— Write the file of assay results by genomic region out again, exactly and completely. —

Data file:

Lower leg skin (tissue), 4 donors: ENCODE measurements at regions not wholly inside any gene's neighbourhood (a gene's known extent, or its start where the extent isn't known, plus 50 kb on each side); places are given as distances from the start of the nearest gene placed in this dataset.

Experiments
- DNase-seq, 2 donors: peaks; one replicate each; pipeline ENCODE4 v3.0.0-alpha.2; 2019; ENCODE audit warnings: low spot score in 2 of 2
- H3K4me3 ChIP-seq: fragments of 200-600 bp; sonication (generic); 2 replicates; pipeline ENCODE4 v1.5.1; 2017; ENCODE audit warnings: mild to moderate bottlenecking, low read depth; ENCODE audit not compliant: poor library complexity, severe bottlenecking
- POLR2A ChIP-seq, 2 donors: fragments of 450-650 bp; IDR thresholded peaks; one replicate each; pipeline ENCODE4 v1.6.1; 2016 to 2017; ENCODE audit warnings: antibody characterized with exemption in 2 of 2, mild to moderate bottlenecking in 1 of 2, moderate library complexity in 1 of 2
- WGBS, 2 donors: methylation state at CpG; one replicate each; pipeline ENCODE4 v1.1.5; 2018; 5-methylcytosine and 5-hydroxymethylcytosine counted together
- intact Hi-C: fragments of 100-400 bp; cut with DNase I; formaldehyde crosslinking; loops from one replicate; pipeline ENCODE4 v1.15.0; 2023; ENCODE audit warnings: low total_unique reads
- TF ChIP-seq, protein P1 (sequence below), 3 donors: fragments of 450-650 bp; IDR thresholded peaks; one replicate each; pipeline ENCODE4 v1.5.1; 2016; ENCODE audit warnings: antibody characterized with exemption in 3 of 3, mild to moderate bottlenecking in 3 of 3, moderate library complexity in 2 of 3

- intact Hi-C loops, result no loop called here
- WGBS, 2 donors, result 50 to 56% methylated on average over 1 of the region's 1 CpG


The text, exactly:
Lower leg skin (tissue), 4 donors: ENCODE measurements at regions not wholly inside any gene's neighbourhood (a gene's known extent, or its start where the extent isn't known, plus 50 kb on each side); places are given as distances from the start of the nearest gene placed in this dataset.

Experiments
- DNase-seq, 2 donors: peaks; one replicate each; pipeline ENCODE4 v3.0.0-alpha.2; 2019; ENCODE audit warnings: low spot score in 2 of 2
- H3K4me3 ChIP-seq: fragments of 200-600 bp; sonication (generic); 2 replicates; pipeline ENCODE4 v1.5.1; 2017; ENCODE audit warnings: mild to moderate bottlenecking, low read depth; ENCODE audit not compliant: poor library complexity, severe bottlenecking
- POLR2A ChIP-seq, 2 donors: fragments of 450-650 bp; IDR thresholded peaks; one replicate each; pipeline ENCODE4 v1.6.1; 2016 to 2017; ENCODE audit warnings: antibody characterized with exemption in 2 of 2, mild to moderate bottlenecking in 1 of 2, moderate library complexity in 1 of 2
- WGBS, 2 donors: methylation state at CpG; one replicate each; pipeline ENCODE4 v1.1.5; 2018; 5-methylcytosine and 5-hydroxymethylcytosine counted together
- intact Hi-C: fragments of 100-400 bp; cut with DNase I; formaldehyde crosslinking; loops from one replicate; pipeline ENCODE4 v1.15.0; 2023; ENCODE audit warnings: low total_unique reads
- TF ChIP-seq, protein P1 (sequence below), 3 donors: fragments of 450-650 bp; IDR thresholded peaks; one replicate each; pipeline ENCODE4 v1.5.1; 2016; ENCODE audit warnings: antibody characterized with exemption in 3 of 3, mild to moderate bottlenecking in 3 of 3, moderate library complexity in 2 of 3

- intact Hi-C loops, result no loop called here
- WGBS, 2 donors, result 50 to 56% methylated on average over 1 of the region's 1 CpG